PARK CITY — Sen. Mitt Romney said Friday he may never be ready to endorse President Donald Trump's re-election, but wouldn't give the race's Democratic front-runner, Joe Biden, "more than a 50-50 shot" of winning the White House.
"I don't think endorsements are worth a thimble of spit," the Utah Republican told reporters during a break at the annual E2 Summit on policy and politics in Deer Valley that attracts big-money GOP donors.
"I think the attitude here has got to be the same as across the country, which is the president will surely be the Republican nominee and an incumbent in a growing economy is more likely to win than to lose. But it's not a sure thing," he said.
Romney said if the Democrats nominate "a strong contender, anything's possible." But he declined to say whether he believes Biden, a former vice president who appeared at the summit in 2017, would be Trump's toughest opponent.
However, he said Biden would put up a better challenge than Vermont Sen. Bernie Sanders, a self-described democratic socialist, but predicted Democrats will nominate a president candidate outside their party's mainstream.
Romney made news recently by saying it was too early to endorse the sitting president of his own party, a statement he repeated Friday. In 2016, after slamming Trump during the GOP primaries, Romney wrote in his wife, Ann, for president.
The 250 business leaders and others gathered at Stein Eriksen Lodge for the three-day conference that ends midday Saturday include both Trump supporters and critics, Romney said.
A panel Saturday will feature an outspoken critic of the president, Republican strategist Ana Navarro, and a former member of the Trump administration for a brief period, Anthony Scaramucci.
Romney's run for Senate last year was endorsed by the president via Twitter, but he said he doesn't "think anybody votes for somebody based on who endorsed them. ... I've stayed out of the endorsement business to the extent possible."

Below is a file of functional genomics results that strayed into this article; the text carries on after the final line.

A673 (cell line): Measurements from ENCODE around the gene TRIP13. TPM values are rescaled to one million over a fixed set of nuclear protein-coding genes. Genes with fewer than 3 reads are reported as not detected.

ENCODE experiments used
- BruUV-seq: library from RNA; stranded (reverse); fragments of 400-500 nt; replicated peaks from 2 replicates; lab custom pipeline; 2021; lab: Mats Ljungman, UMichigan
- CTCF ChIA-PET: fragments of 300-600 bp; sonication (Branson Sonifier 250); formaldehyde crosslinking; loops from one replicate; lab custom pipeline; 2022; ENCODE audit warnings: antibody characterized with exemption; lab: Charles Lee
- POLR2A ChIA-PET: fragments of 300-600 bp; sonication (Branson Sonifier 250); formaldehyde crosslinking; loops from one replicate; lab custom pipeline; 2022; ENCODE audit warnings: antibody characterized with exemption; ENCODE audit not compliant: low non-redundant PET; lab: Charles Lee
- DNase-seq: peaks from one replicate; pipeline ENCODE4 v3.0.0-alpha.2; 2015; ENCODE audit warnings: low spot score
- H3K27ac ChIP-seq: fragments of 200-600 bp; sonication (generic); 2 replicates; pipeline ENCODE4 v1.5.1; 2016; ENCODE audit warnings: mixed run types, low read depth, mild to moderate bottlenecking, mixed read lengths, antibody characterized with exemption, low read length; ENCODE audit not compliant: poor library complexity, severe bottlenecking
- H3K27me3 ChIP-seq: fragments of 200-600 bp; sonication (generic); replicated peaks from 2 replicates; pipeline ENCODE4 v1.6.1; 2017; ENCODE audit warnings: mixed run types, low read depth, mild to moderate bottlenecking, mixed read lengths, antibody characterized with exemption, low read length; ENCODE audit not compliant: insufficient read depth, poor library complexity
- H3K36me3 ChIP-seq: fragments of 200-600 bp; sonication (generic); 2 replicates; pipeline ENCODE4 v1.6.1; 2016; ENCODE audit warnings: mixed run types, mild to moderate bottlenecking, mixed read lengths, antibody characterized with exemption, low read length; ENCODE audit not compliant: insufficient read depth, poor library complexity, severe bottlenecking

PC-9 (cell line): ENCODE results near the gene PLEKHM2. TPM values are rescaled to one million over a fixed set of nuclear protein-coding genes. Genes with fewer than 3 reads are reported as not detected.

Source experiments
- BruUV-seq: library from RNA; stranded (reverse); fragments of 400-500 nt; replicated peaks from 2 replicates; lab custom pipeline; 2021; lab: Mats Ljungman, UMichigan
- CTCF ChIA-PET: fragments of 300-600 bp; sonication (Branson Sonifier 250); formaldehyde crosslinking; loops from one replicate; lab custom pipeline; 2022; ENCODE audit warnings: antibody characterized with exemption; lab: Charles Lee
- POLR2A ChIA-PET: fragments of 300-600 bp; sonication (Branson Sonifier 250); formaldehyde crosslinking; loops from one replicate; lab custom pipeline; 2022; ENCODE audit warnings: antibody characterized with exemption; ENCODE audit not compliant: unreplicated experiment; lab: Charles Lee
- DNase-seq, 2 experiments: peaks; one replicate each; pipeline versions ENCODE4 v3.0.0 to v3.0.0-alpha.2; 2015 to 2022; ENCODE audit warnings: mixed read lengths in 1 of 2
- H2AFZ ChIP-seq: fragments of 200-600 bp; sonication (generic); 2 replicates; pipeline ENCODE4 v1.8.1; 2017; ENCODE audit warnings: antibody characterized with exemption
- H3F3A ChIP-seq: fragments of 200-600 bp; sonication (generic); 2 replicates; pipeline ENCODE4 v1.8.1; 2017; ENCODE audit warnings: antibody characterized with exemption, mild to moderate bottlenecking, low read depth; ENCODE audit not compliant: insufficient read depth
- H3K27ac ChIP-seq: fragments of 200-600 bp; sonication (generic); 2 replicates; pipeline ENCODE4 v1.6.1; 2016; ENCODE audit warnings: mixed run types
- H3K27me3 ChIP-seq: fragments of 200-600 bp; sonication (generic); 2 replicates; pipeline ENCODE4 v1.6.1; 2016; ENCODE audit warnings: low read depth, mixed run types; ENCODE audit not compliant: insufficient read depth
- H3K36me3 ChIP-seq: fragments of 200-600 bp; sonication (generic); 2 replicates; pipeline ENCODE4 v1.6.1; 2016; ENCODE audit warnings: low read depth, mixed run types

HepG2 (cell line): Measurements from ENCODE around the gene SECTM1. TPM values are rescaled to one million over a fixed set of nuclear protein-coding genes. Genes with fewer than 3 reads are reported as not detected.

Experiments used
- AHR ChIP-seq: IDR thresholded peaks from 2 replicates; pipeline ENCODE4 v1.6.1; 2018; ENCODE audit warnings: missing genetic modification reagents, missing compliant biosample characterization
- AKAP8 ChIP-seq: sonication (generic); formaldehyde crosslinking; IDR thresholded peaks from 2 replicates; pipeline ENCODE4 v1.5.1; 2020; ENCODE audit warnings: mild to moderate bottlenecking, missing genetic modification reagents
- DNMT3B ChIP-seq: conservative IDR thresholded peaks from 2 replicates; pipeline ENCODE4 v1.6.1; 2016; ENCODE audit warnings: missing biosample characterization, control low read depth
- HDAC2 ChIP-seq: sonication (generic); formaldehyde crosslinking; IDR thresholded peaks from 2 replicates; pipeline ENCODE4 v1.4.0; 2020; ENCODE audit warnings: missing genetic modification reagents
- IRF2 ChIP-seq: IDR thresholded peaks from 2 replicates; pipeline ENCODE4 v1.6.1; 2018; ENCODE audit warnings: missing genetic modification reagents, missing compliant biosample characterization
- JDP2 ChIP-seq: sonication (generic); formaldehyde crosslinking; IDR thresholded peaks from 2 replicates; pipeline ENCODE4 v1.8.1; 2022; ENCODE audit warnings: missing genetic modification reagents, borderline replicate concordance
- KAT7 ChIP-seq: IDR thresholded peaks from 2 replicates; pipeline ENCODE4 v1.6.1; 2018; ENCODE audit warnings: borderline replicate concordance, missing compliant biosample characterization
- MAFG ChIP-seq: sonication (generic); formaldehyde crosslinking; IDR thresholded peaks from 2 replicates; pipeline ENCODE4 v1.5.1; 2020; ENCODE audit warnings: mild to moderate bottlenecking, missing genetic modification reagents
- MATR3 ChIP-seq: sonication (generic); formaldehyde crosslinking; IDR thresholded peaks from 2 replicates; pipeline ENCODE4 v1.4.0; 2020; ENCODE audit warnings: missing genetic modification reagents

He suggested he may not make an endorsement in the upcoming presidential election.
"I don't know what I'll do with regards to 2020, but I wouldn't be surprised if I stay out of the endorsements," Romney said. "Last time I voted for Ann and I still think she's doing a fine job."
Romney said much of the summit he started in 2012 as a thank you to contributors to his presidential bid focused on policy. He spoke Friday about the challenge from China alongside former Australian Prime Minister Kevin Rudd.
There, Romney praised the president for confronting China on unfair trade practices after decades of allowing what he said was cheating by a nation seeking to supplant the West as the world's economic leader.
"I think President Trump was right to say, 'This is nuts, we’ve got to stop this.' So he’s been aggressive," he said, adding that the president's "I win, you lose" negotiating strategy is very different from his own.
Romney said he would have "linked arms" with American allies around the world and presented a united front against China to urge changes, including on human rights. Such an effort should be done quietly, he said, to help China save face.
Rudd noted the world is watching the United States and was greeted with laughter when he described Trump as unique.
"He's right out there. He's kind of Teddy Roosevelt on speed," the former left-of-center prime minister said.
He, too, gave the president credit for having "shaken the cage" of China and said that despite the president's "bull-in-the-china-shop approach, Trump really has seized China's attention."
Romney later told reporters he is not a fan of tariffs, but said that was the only tool available to Trump to deal with China.
The tariffs the president threatened to impose on Mexico next week are a different story, Romney said. Trump announced later Friday that the proposed tariffs were "indefinitely suspended" because of a deal made with Mexico.
Romney said punishing a country that is a friend and neighbor was "a very bad idea" that would have meant higher costs for American consumers, but said there might not have been sufficient votes to stop the tariffs in the GOP-controlled Senate.